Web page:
By Mike Jones
The NZD has spent most of the past 24 hours drifting lower. The NZD/USD slipped around 0.5% overnight to around 0.7480. There wasn’t a whole lot of action in currency markets overnight. Certainly, the NZD/USD spent the night largely sidelined, with key direction mostly coming from the EUR. This week’s early rally in EUR/USD again lost steam around the 1.4000 region.
Not only did Citibank recommend cutting long positions in EUR/USD and EUR crosses, but Pimco’s CEO said Greece would likely default on its sovereign debt within three years. As EUR/USD headed swiftly southwards, the NZD/USD was dragged from 0.7540 to almost 0.7480.
Sharp losses in NZD/GBP also provided some headwinds for the NZD. Last night’s stellar UK GDP figures for Q3 (0.8%q/q vs. 0.4% expected) put a stop to persistent rumours additional quantitative easing is needed in the UK. GBP/USD soared from 1.5750 to nearly 1.5900 as a result, knocking NZD/GBP around ½ cent lower to 0.4730. Looking ahead, we suspect dips in NZD/GBP will be limited to around 0.4600 in coming weeks and the currency will hold up in an elevated 0.4500-0.4800 range for the rest of the year.
Arguably, the UK economic outlook is not as dire as that currently priced into the GBP, but NZ’s outlook is far rosier. Indeed, the most recent set of Consensus forecasts point towards annual average growth of only 1.9% for the UK in 2011, compared to the 3.5% we expect for NZ.
This afternoon’s NBNZ business survey will do well if it can hang together as well as it did the previous month. We think it probably will, so long as the impact of the mid-September storms isn’t a big spoiler. We’ll also be keeping an eye on Finance Minister Bill English’s appearance before Parliament’s Finance and Expenditure Committee (due between 9:30am and 1:00pm) for any sound bites on the economy and/or currency.
Short-term support for NZD/USD is seen around 0.7420, with initial resistance eyed on bounces towards 0.7560.
The USD strengthened against most of the major currencies overnight. The first part of the night was all about strength in the GBP. UK GDP increased by 0.8% in Q3, double the consensus expectation of 0.4%. The data certainly poured cold water on the idea a second round of quantitative easing is likely from the Bank of England next week. Indeed, the BoE MPC had pencilled in growth of around 0.5% into their August forecasts.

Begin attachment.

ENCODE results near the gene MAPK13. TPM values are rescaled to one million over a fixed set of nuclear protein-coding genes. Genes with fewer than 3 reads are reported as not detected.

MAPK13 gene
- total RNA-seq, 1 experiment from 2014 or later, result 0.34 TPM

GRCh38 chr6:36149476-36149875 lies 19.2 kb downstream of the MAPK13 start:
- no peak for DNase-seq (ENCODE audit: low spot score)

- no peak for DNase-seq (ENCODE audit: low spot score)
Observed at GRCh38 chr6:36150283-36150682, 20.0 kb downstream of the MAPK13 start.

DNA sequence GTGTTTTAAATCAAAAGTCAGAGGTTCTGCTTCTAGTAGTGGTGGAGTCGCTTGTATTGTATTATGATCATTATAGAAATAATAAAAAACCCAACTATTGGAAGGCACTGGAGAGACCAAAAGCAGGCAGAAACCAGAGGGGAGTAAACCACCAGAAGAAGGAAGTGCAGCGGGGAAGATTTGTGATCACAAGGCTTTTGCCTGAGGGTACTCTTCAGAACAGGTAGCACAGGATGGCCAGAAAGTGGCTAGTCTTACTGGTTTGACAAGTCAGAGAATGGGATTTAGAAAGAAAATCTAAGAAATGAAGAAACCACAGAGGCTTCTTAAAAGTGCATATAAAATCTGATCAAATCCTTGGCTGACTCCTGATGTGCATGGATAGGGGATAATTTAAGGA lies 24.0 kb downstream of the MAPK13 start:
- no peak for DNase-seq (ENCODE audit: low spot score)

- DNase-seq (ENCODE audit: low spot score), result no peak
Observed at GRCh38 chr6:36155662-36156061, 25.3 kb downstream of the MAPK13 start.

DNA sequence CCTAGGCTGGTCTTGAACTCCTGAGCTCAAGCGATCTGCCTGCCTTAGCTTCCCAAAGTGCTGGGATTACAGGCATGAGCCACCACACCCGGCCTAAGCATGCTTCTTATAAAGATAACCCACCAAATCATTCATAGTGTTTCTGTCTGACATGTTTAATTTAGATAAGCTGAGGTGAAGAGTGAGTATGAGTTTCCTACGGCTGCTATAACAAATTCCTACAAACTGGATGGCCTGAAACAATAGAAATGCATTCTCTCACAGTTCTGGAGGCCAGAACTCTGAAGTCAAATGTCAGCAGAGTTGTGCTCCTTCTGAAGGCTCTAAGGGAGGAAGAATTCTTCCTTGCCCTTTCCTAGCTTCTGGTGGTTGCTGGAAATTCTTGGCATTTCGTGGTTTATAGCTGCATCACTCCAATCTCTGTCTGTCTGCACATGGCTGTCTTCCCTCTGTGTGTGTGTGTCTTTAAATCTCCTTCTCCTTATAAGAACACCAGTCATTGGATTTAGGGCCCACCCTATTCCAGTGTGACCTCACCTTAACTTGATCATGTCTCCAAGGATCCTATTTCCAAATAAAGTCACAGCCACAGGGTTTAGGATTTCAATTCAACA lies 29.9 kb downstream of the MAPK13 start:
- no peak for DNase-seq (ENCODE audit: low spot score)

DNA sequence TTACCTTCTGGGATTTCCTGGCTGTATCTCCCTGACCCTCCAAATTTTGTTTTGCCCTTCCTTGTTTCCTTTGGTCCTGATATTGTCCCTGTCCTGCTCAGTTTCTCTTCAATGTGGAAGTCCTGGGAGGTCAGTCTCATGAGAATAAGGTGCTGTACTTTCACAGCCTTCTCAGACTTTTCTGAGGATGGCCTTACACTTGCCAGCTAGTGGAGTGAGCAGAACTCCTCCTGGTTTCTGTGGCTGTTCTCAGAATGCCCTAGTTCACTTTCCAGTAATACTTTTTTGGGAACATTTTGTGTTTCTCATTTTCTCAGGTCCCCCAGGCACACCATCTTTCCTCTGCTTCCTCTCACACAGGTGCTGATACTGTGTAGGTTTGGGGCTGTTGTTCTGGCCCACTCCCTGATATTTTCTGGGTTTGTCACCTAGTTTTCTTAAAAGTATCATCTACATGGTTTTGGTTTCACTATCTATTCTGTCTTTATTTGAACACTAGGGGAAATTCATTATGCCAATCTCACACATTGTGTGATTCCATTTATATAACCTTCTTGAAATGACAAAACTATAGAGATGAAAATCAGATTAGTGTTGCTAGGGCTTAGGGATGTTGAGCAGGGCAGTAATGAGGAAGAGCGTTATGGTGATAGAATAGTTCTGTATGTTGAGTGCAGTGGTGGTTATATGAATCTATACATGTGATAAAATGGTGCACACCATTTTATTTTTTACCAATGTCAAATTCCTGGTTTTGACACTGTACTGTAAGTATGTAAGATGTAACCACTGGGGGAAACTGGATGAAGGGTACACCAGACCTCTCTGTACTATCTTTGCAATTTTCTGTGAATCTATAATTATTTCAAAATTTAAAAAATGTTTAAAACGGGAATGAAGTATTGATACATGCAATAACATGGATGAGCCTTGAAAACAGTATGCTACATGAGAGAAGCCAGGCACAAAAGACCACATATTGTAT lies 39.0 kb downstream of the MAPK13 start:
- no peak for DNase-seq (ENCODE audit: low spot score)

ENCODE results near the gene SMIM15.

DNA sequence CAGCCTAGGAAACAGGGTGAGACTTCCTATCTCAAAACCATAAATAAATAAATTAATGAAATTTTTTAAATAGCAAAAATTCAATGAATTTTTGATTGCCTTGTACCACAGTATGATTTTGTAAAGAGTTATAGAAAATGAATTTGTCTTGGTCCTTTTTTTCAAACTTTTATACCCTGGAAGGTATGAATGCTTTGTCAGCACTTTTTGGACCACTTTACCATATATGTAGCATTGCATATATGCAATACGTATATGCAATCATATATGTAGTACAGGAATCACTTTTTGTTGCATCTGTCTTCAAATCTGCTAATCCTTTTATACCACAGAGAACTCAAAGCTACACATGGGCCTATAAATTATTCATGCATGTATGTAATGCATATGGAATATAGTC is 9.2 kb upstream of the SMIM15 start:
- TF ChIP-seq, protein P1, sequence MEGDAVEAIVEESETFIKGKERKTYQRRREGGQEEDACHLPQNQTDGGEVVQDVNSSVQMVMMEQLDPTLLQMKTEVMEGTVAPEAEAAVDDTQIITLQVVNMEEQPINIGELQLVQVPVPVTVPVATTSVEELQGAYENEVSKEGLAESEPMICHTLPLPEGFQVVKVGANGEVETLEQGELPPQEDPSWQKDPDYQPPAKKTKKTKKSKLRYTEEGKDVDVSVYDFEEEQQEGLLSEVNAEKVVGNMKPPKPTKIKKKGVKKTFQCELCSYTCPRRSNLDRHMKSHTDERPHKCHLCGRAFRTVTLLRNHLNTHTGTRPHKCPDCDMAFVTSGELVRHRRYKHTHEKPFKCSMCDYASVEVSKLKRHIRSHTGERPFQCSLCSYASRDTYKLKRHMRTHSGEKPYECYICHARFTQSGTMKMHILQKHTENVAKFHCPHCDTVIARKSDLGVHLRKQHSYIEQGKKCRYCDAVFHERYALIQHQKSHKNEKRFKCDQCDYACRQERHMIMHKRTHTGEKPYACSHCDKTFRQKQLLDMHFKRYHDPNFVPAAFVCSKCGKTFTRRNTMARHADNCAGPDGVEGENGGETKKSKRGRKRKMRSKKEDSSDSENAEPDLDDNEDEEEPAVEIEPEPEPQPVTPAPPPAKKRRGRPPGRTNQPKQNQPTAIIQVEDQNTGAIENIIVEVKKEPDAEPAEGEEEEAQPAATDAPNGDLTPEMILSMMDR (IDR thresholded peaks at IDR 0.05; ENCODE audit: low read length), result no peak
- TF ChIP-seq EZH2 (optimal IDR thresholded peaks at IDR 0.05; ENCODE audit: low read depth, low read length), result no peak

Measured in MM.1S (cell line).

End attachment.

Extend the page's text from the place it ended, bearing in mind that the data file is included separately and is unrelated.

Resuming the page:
In the wake of the data, GBP/USD jumped around 1 cent to above 1.5850. Adding to the buoyant GBP sentiment, ratings agency S&P later revised the UK’s AAA sovereign ratings outlook to stable, from negative. GBP/USD extended its gains to almost 1.5900 and EUR/GBP dived to around 0.8750, from closer to 0.8880 at the start of the night. However, aside from the perky GBP, most of the other major currencies spent the night dribbling lower, reflecting a broadly stronger USD.
Leading the USD’s gains, USD/JPY surged from below 81.00 to nearly 81.40 after Japanese finance minister said currency moves had become “one-sided”, reminding investors intervention is still likely should the JPY rise too far too fast. EUR/USD again struggled around the 1.4000 region, and ended the night closer to 1.3850. Not only did Citibank recommend cutting long positions in EUR, but peripheral sovereign credit spreads moved higher after the Pimco CEO said Greece would default on its debt in three years.
Greek-German 10-year bond spreads increased around 25bps to 715bps. Still, the prize for the weakest performing currency of the night went to the SEK. As expected, the Swedish Riksbank raised its key policy rate by 25bps to 1.0% but said future tightening would occur at a more gradual pace, sending USD/SEK from 6.5650 to above 6.7000. Looking ahead, we suspect talk of additional monetary stimulus is likely to keep the USD heavy in the lead-up to the November 4 FOMC policy announcement. In the short-term, rallies in the USD index should be capped by 78.20 resistance, with near-term support eyed towards 76.80.
While next week’s Fed meeting is certainly the focus for markets, there is a fair bit of other event risk to watch out for. US third quarter GDP on Friday will likely capture the most attention, where the market is looking for a 2.0% (annualised) expansion. US durable goods orders and the University of Michigan Consumer Confidence survey, Australian Q3 CPI, and Thursday’s Bank of Japan policy meeting will also be worth keeping an eye on this week.
* Mike Jones is part of the BNZ research team.